Thursday, 23 July 2015
The summer drying has come to Druridge Bay. In recent years I have done a regular walk every two to three months around the ponds at Blakemoor Farm. Many are temporary, whether in the dunes, grassy pasture or in amongst the arable crops. Most of them dry out in most summers, but not all. This summer though the drying out has claimed some new ponds.
The one in the photo is tucked away out of sight in pasture along the dune road and has never dried out since I started the walks in 2010. A spring seems out on the western slope and maybe this has kept it topped up whilst those around recede and dry. This summer though the whole pond has dried away, leaving a crazy-paving styled substrate of cracked mud. The cracks are six or more inches deep, zig-zagging between columns of concreted mud on which tiny plants perch, small tufts of pineapple mayweed or cudweed. Down in the dark, cooler chasms the mud is not wholly dry, but these rifts create a oddly out of scale world. Individual columns of dried mud can be lifted out and replaced in a 3D jigsaw. This pond has always teemed with tiny invertebrates such as ostracods and chironomid midge larvae, a refuge in previous dry summers. The gloppy mud stayed largely free of aquatic plants, the water from the spring suspiciously high in conductivity, a hint of mine water perhaps from the abandoned seams of Ellington Colliery below. Why it should dry so completely this year I do not know but it is sad to see, a dry pond seldom worries me; temporary ponds benefit from a dry phase, however this seems strange. The gulls and teal of summer that once loafed around its rim, dawdling through July and August are gone and the field does not seem quite right.
Wednesday, 15 July 2015
Druridge Bay is decked out in its high summer finery. The dunes in particular are an intense barrage of colour: the yellows of ragwort, bird’s foot trefoil and ladies' bedstraw in amongst a pink-purple haze of bloody cranesbill. The cranesbill is so abundant that it is easy to take for granted, covering very dune face and hollow, even scuffed tufts hanging over dune paths. Try strolling out from Druridge Country park onto the dune-scape just beyond and the landward side of the tall dunes is a vivid sward of pink. They are wild geraniums, Geranium sanguinium. The odd sounding common name is not a botanist’s irate curse but a reference to their seed ponds that resemble miniature beaks of herons and storks and which become increasingly blood red in hue as summer advances, as if dipped in gore. You can make out a few of the pods, pointing skyward but still largely green in the photo above. So abundant is the bloody cranesbill along the Northumberland coast that it would make a good icon of our summer coast. From Berwick upon Tweed down to Tynemouth this geranium is widespread. Elsewhere around the shores of the UK it is scarce. I don’t know why this should be. It seems a tough and successful plant, surviving our north sea ravaged winters and summer sea fret. Right now just take time to gaze out over the pink haze to the blue north sea, ideally with a colourful cobble bobbing in picturesque cliché just off shore. The North Sea sounds too cold a name for July. Even if only for a month the dunes bright hues make these northern shores a geranium sea.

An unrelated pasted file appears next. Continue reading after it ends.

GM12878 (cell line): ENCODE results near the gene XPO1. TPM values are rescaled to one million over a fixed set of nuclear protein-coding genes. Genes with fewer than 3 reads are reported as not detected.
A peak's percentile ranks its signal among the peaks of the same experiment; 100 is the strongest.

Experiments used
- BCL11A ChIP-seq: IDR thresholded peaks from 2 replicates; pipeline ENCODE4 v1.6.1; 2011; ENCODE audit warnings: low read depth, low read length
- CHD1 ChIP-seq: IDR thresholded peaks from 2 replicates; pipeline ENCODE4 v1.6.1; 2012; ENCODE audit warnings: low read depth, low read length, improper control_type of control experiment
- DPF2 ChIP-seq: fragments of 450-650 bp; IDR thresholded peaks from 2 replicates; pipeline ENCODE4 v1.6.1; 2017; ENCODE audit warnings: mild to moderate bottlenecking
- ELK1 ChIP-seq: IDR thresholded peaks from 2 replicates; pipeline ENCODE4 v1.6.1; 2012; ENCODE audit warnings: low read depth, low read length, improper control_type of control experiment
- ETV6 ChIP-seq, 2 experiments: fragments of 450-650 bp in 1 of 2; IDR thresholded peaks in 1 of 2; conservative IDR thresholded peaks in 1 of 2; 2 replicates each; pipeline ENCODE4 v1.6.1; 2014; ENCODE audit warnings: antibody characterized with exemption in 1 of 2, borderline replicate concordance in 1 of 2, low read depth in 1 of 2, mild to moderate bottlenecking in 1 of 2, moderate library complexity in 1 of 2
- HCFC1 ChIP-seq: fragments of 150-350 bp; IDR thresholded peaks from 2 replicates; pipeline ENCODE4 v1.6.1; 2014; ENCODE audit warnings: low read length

Thursday, 2 July 2015
Southern Hawker dragonflies, Aeschna cyanea, have been emerging for the last week. I’ve only found a few of the old cast skins, called exuviae, so far, spooky and forlorn still clinging to sedge and reed stems as if they may be reanimated and crawl back into their ponds, but I’d not spotted any adults. Until today. Our region was hit by ferocious thunder storms last night, with hail stones the size of musket balls ricocheting around our back yard. This morning two newly hatched hawkers, maybe a bit subdued by the ominous weather and still not fully coloured up, were clinging to the cover of iris and reed stems at a nearby pond. They will soon acquire the vivid bright green or pale blue bands that make them a very colourful insect. As they whizz past I’ve heard startled passers by mistake them for very large wasps. The two conspicuous patches on the top of the thorax are particularly useful for identification. Once hatched and coloured up they will be away, often hawking along paths and woodland edges and taking their time before heading back to the wetlands of their birth. If you can get over the panic of “a very large wasp” take your time with them; the southern hawker is well known for its habit of inspecting you with as much interest as you might take in it. They will repeatedly fly up to you, check you out and seem as intrigued by your presence as you might be by their beauty. “Southern” is a bit of a misnomer. They are now quite at home this far north as this map from the nbn gateway shows : the yellow squares are 10x10 km grids from which the species has been recorded source, https://data.nbn.org.uk/Taxa/NBNSYS0000005626)